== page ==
If silenced, however, the factions criticized by Olsen have not been subdued. Trump built a white working-class coalition. He did not deliver a working-class politics. He did not deliver much of anything. Immigration laws are being enforced a little more strictly than before—but not in the workplace, where it matters most. The project of a Trans-Pacific Partnership was cancelled, at large strategic cost, but no new trade agenda has been substituted. Trade policies that, unlike TPP, were actually in place in January 2017 remain in place in September, including NAFTA, so reviled by Trump. Instead of advancing a worker-friendly healthcare policy, Trump could think of nothing better than to revert to the pre-Obamacare status quo, on a more or less gradual schedule.

Olsen recognizes this.

Imagine if Trump were to leave office, for whatever reason, tomorrow. Where would conservatism and the Republican Party be? Would voters across the broad potential Republican coalition have started to think of themselves as Republicans? Or would they view a Trump-less party as just what it was before, something that excited hard-core conservatives and business types but seemed cold and uncaring to others who would prefer not to vote for progressive Democrats?

The donor base and the congressional leadership of the GOP hope for the latter outcome: a Republican party that reverts to what it was before. Their strategy for achieving that outcome is to cooperate with Trump in the short term, counting on him to blow up and his movement to blow over. Who these days is making a public argument for Paul Ryan-style Republicanism? Not even Paul Ryan.

The result is that the people Olsen is trying to change will not join the argument he is trying to start.

Olsen and Lilla share a message: Politics must be affirmative. Opposition—whether to “big government” or “white supremacy”—is a mood, not a program.

Olsen incisively warns: “The reason so many conservative legislators turn into big spenders once they are in office a while isn’t because they get corrupted by lobbyists. It’s that they don’t have a strong enough sense of what government should do to let them act strategically to oppose what it should not.” Lilla cautions liberals against their analogous weakness: “Most people will not feel the sufferings of others unless they feel, even in an abstract way, it could have been me or someone close to me.” The civil-rights movement achieved its gains, Lilla argues, “by consciously appealing to what we share … That those leaders did not achieve complete success does not mean that they failed, nor does it prove that a different approach is now necessary. No other approach is likely to succeed.”

The haunting question behind both books, however, is whether there still exists the social basis for the politics they want. Both men yearn for politics of broad national coalitions, supporting broad national programs. But that kind of politics flourishes, when it flourishes, not because smart and patriotic people think it desirable (indeed, when it was going strong in the middle years of the 20th century, smart and patriotic people tended to dislike it as not ideological enough). It flourishes, when it flourishes, because it accords with the nation’s deep geography. The Americans of, say, 1970 genuinely had more in common with each other than will the Americans of 2020. Their incomes banded more closely together, and so did their health outcomes. Almost all adults lived in married households; almost everyone watched one of three television evening news programs. These commonalities can be overstated, but they can also be overlooked.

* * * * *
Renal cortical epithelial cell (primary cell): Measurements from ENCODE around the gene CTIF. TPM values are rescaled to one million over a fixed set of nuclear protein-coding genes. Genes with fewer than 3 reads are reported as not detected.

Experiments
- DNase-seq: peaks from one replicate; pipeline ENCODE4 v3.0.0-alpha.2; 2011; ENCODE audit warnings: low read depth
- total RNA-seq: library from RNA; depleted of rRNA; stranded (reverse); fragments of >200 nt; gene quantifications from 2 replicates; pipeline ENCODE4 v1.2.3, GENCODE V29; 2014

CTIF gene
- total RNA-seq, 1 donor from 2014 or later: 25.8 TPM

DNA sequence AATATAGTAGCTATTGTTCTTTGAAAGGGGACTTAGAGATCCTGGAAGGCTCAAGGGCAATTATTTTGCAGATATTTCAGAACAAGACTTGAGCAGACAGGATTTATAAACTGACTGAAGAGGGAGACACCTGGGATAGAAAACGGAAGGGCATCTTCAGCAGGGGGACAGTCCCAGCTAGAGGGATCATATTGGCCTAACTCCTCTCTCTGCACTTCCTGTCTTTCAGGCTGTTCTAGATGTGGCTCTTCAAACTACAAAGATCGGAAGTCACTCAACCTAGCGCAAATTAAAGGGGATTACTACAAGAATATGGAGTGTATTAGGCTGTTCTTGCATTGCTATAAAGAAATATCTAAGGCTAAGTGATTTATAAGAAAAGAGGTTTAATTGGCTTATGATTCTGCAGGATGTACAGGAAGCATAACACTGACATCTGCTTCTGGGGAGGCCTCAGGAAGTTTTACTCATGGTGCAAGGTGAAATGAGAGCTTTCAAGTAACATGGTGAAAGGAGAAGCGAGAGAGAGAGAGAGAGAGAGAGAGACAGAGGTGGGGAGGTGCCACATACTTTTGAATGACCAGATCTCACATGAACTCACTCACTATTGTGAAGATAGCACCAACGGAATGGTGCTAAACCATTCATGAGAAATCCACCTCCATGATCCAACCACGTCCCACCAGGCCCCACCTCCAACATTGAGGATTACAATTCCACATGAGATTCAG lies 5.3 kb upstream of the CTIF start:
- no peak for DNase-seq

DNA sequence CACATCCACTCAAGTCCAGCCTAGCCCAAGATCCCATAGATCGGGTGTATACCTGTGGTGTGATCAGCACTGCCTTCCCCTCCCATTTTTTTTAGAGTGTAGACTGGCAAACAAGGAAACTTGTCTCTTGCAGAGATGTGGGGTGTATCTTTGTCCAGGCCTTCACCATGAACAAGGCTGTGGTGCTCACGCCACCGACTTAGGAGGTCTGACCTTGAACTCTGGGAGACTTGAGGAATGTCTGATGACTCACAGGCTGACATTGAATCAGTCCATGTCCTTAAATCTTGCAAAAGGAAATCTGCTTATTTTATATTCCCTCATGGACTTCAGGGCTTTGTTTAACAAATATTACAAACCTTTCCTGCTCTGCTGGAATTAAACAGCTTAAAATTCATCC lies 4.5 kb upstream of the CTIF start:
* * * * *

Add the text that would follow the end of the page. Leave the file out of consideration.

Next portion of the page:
One more thing they had in common: a conviction that the future would be better than the past. "What is justice?” President Lyndon Johnson asked in his speech at Howard University in 1965. He answered his own question: “It is to fulfill the fair expectations of man.” He revealed no doubt that all these fair expectations could be met without unfairly impinging on one another. Johnson’s successors are not so sure.

Scarcity begets competition, and competition begets animosity. Those who can exploit intergroup animosity successfully prey upon those vulnerable to it. That is the story of the modern American university. It speaks to ideals that no longer excite even those who uphold them; it retreats before demands antithetical to its purpose and even existence. Nor are universities the only institutions so vulnerable—as we have seen this year, the government of the United States can be fissured in just the same way.

Americans were not talked into this predicament. They will not be talked out of it. They will emerge, if they emerge, because the conditions of their lives have changed. These two important and harmonious books offer a vision of what that change might look like. The path toward the vision, however, will be harder to discern—and harder still to walk.